They're interested in black coaches and black quarterbacks doing well.

I think what we've had here is a little social concern in the NFL.

I think the media has been very desirous that a black quarterback do well.

In December 1990, journalist Lewis Grossberger wrote in The New York Times that Limbaugh had "more listeners than any other talk show host" and described Limbaugh's style as "bouncing between earnest lecturer and political vaudevillian." Limbaugh's rising popularity coincided with the Persian Gulf War, and his support for the war effort and his relentless ridicule of peace activists.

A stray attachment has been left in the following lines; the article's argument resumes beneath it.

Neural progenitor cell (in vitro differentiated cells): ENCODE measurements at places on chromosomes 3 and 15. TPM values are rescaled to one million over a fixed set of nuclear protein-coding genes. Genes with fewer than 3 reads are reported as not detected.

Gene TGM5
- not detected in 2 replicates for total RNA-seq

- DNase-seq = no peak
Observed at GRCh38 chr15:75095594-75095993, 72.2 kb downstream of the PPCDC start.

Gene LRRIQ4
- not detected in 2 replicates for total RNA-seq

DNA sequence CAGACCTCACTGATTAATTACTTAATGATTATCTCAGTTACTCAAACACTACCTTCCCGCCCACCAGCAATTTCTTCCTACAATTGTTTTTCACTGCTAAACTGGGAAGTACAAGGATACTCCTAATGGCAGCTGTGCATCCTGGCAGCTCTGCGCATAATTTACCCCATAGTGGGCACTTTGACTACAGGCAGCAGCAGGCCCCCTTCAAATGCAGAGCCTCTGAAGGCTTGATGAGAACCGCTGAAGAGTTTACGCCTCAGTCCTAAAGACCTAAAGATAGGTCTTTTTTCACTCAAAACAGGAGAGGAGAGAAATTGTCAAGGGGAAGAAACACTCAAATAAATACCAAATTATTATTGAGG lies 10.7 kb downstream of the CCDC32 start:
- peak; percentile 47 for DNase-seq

The program gained more popularity and was moved to stations with larger audiences, eventually being broadcast on over 650 radio stations nationwide.

In 1972, he became a Top 40 music disc jockey on WIXZ, a small AM radio station that reached much of the Pittsburgh area.

He started with an afternoon show and later did mornings, broadcasting under the name Jeff Christie.

Daniel Henninger wrote, in a Wall Street Journal editorial, "Ronald Reagan tore down this wall (the Fairness Doctrine) in 1987 ...

and Rush Limbaugh was the first man to proclaim himself liberated from the East Germany of liberal media domination." On August 1, 1988, after achieving success in Sacramento and drawing the attention of former ABC Radio President Edward Mc Laughlin, Limbaugh moved to New York City and began his national radio show.

Then I had this big light strand on a tennis court with a message [spelled out] to her that you could see looking down from the balcony of our 18th-floor penthouse. She keeps me inspired, and she complements me very well.